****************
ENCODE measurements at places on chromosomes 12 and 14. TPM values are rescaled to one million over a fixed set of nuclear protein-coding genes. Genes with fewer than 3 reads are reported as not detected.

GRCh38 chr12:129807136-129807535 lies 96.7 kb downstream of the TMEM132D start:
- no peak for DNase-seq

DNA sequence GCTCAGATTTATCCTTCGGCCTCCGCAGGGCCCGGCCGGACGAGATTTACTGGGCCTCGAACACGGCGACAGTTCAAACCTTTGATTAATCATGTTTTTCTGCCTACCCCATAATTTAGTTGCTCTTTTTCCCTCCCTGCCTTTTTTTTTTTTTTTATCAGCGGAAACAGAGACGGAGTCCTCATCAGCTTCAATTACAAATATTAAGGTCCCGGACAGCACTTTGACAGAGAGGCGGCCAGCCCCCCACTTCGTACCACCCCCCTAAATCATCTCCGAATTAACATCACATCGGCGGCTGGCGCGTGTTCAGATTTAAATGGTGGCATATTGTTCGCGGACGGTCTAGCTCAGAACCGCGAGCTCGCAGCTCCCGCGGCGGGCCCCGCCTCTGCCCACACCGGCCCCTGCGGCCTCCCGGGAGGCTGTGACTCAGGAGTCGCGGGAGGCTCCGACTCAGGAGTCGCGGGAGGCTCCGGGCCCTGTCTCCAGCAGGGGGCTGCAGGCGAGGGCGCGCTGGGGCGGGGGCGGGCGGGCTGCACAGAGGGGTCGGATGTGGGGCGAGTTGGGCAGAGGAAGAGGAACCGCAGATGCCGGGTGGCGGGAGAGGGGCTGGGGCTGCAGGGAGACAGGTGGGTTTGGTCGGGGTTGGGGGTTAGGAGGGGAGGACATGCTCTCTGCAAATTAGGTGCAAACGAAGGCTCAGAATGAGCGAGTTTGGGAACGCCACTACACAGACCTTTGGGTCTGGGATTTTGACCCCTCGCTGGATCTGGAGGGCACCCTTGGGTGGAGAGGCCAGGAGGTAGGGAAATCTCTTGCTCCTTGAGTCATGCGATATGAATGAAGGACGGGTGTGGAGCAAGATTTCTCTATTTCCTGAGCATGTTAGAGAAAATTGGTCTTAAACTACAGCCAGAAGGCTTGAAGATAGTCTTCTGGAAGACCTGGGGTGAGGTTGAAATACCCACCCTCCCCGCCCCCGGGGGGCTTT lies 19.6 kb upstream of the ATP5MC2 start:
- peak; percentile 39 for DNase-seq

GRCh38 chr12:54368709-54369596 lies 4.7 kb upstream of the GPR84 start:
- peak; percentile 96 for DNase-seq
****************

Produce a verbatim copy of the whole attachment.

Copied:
ENCODE measurements at places on chromosomes 12 and 14. TPM values are rescaled to one million over a fixed set of nuclear protein-coding genes. Genes with fewer than 3 reads are reported as not detected.

GRCh38 chr12:129807136-129807535 lies 96.7 kb downstream of the TMEM132D start:
- no peak for DNase-seq

DNA sequence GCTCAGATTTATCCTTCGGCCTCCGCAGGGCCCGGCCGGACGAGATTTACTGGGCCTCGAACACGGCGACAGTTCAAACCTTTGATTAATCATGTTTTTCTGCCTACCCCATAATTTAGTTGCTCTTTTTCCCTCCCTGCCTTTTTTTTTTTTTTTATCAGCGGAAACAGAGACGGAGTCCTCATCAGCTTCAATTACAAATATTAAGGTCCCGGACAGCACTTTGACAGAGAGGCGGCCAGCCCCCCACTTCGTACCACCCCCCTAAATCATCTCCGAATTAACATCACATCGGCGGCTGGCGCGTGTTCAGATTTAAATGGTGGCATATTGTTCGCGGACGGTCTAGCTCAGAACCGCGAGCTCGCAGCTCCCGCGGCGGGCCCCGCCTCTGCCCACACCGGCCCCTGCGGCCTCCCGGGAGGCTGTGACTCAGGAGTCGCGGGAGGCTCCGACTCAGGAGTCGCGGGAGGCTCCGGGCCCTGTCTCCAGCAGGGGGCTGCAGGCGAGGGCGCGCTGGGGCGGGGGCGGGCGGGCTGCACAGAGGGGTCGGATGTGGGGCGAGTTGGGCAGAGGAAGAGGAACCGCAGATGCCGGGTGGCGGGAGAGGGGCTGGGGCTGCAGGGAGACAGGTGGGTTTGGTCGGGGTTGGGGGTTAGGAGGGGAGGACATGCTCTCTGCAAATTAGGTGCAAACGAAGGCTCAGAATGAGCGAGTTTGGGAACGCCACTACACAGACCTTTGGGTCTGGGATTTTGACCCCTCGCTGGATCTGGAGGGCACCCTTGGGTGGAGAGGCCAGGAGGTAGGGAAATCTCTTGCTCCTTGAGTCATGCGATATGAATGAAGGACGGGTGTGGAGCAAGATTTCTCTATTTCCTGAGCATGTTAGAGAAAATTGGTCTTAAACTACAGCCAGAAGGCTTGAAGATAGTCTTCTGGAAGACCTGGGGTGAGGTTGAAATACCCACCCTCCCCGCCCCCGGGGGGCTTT lies 19.6 kb upstream of the ATP5MC2 start:
- peak; percentile 39 for DNase-seq

GRCh38 chr12:54368709-54369596 lies 4.7 kb upstream of the GPR84 start:
- peak; percentile 96 for DNase-seq